Even though the share price has fallen sharply, Disney reported an increase in non-GAAP diluted EPS for the recently ended second quarter of fiscal year 2022, with a 36% year-over-year gain from 79 cents to $1.08. Quarterly revenue came in at $19.2 billion, up 23% from the year-ago quarter.
The strong performance results give some indication that Disney continues to attract customers, and lends credence to the theory that the steep fall in share price marks a ‘pricing in’ of the Disney’s potential negatives. At least, that’s the bottom line according to Rosenblatt analyst Barton Crockett.
Crockett notes that the stock drop has left investors ‘skittish,’ but then goes on to add, “We don’t share the skittishness, because of several lifts still to come. Parks still haven’t gotten the 20% of high-spending visitation back that comes from abroad, or the cruise ships. Movies are ramping really strongly for Disney, which could be a $2 billion plus increment to segment profit, based on past performance. And Disney DTC growth is at the top of streaming now. A recession would hit the parks. But with the shares down % YTD, that might already be priced in.”
Putting his money where his mouth is, Crockett gives DIS shares a Buy rating, and sets a $174 price target to indicate a robust 85% growth potential for the coming year. (To watch Crockett’s track record, click here)
Even though the shares are down, Wall Street has not given up on the Mouse. The analysts have filed 24 reviews in recent weeks, and these include 17 Buys against 7 Holds, for a Moderate Buy consensus rating. DIS stock is priced at $93.86 and the $144.61 average price target suggests a 54% upside from that level. (See DIS stock forecast on TipRanks)
We’ll wrap up in the world of coffee and cafés, with Starbucks, one of Jim Cramer’s favorite stocks. Starbucks has become one of the most recognizable names in the restaurant scene, and Starbucks coffee cups are the essential accessory for young, urban tech workers.
Starbucks depends heavily on both consumer spending and unimpeded supply chains, and so the current environment, with high inflation and supply chains that are still suffering from COVID disruptions, have been hard on the company. SBUX shares have fallen 34% so far this year.
Despite those headwinds, the company remains optimistic, and in its recent report for Q2 of fiscal 2022, Starbucks showed a quarterly record for revenues – some $7.6 billion, up 15% year-over-year. Comp store sales rose 12% in the US market and 7% globally – excluding China, where lockdowns have impacted all businesses. The company’s non-GAAP EPS came in at 59 cents, down 4 cents from the year-ago quarter, but this result was better than expected, given the situation in the China market.
The company’s income was sufficient to maintain the dividend payment, which was declared at 49 cents per common share. The next payment is scheduled for this coming August. The dividend annualizes to $1.96 and yields 2.5%. Starbucks has raised the dividend three times in the past three years, at a time when many companies cut back due to the COVID crisis.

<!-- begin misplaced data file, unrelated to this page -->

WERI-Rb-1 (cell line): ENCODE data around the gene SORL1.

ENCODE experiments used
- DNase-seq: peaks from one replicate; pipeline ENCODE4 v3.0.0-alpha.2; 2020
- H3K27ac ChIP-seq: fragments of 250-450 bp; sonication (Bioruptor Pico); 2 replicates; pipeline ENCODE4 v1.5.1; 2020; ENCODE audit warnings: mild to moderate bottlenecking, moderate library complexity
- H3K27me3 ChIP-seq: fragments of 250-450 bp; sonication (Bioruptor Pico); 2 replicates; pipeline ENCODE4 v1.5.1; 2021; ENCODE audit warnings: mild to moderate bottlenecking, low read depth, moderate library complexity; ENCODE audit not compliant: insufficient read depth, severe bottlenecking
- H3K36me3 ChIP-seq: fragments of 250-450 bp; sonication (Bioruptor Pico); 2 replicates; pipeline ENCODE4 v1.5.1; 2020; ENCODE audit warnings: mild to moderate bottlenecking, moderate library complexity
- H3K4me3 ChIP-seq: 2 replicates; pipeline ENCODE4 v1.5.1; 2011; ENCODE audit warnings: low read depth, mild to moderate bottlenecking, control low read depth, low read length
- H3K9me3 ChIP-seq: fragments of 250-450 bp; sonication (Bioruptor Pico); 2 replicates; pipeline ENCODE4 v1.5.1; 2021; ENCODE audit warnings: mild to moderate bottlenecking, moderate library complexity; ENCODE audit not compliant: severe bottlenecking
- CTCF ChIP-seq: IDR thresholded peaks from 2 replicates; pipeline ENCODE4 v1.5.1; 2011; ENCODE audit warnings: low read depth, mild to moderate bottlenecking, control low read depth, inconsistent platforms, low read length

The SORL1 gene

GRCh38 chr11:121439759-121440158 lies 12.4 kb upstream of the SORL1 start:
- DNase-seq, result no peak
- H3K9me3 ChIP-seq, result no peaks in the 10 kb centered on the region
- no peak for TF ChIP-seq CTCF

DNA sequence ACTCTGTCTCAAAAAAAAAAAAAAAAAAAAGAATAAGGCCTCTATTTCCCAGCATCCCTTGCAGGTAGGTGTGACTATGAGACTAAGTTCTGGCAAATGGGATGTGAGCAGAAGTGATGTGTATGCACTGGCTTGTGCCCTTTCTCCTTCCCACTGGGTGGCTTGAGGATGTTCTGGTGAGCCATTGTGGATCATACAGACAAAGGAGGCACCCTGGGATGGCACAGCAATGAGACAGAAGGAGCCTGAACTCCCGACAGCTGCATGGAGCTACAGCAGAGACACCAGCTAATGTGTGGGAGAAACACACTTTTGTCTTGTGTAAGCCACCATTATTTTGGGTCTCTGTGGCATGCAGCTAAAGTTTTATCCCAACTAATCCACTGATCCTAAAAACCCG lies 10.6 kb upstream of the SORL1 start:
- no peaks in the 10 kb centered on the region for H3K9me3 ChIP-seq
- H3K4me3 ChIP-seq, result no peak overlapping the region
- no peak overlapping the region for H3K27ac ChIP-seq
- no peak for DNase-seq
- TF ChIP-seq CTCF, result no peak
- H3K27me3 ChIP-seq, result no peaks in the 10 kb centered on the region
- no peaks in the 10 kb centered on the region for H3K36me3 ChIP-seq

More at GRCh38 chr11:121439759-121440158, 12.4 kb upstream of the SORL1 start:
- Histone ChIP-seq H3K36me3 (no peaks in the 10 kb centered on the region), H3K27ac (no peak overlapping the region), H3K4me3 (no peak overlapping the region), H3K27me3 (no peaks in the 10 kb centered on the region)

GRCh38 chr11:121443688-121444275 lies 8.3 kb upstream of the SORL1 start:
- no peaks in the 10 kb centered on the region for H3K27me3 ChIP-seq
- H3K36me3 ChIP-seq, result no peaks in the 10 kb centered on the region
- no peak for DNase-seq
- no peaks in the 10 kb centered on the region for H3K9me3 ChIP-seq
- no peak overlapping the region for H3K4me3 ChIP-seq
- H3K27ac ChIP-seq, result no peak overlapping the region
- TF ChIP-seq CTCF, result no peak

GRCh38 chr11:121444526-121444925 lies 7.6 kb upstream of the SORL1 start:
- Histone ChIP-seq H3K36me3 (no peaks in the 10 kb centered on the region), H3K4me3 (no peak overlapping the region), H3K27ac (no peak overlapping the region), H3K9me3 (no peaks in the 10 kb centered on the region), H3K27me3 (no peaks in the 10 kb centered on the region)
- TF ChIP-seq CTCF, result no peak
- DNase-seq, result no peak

Starbuck has been working to improve its store environments, both for workers and customers, through a series of intensive investments in recent months. These include higher wages, increased worker training, and improvements to the facilities. Overall, the money invested in these areas pushed operating margins down year-over-year, from 19.3% to 17.1%.
5-star analyst Peter Saleh, of investment firm BTIG, sees these investments as a net positive for Starbucks
“We expect the investments Starbucks is making in training, wages and technology to reduce turnover and increase same-store sales… While we expect additional margin pressure from these investments and ongoing inflation for the next couple of quarters, we believe FY23 could be an inflection year as development accelerates, turnover declines and China (hopefully) reopens,” Saleh noted.
“We believe Starbucks has a compelling return profile as its unfolding sales and economic recovery is matched by continued global unit development and stronger shareholder return targets,” the analyst summed up.
Overall, Saleh is pleased with what he sees here, and rates SBUX shares a Buy, with a $110 price target to suggests a 44% one-year upside. (To watch Saleh’s track record, click here)
Wall Street is cognizant of the headwinds in restaurants and retail, but the 12 to 9 split between Buy and Hold reviews shows that the bulls have an edge in SBUX. Shares are trading for $75.29 and the $93.62 average price target implies 24% upside in the year ahead. (See Starbucks stock forecast on TipRanks)
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Disclaimer: The opinions expressed in this article are solely those of the featured analysts. The content is intended to be used for informational purposes only. It is very important to do your own analysis before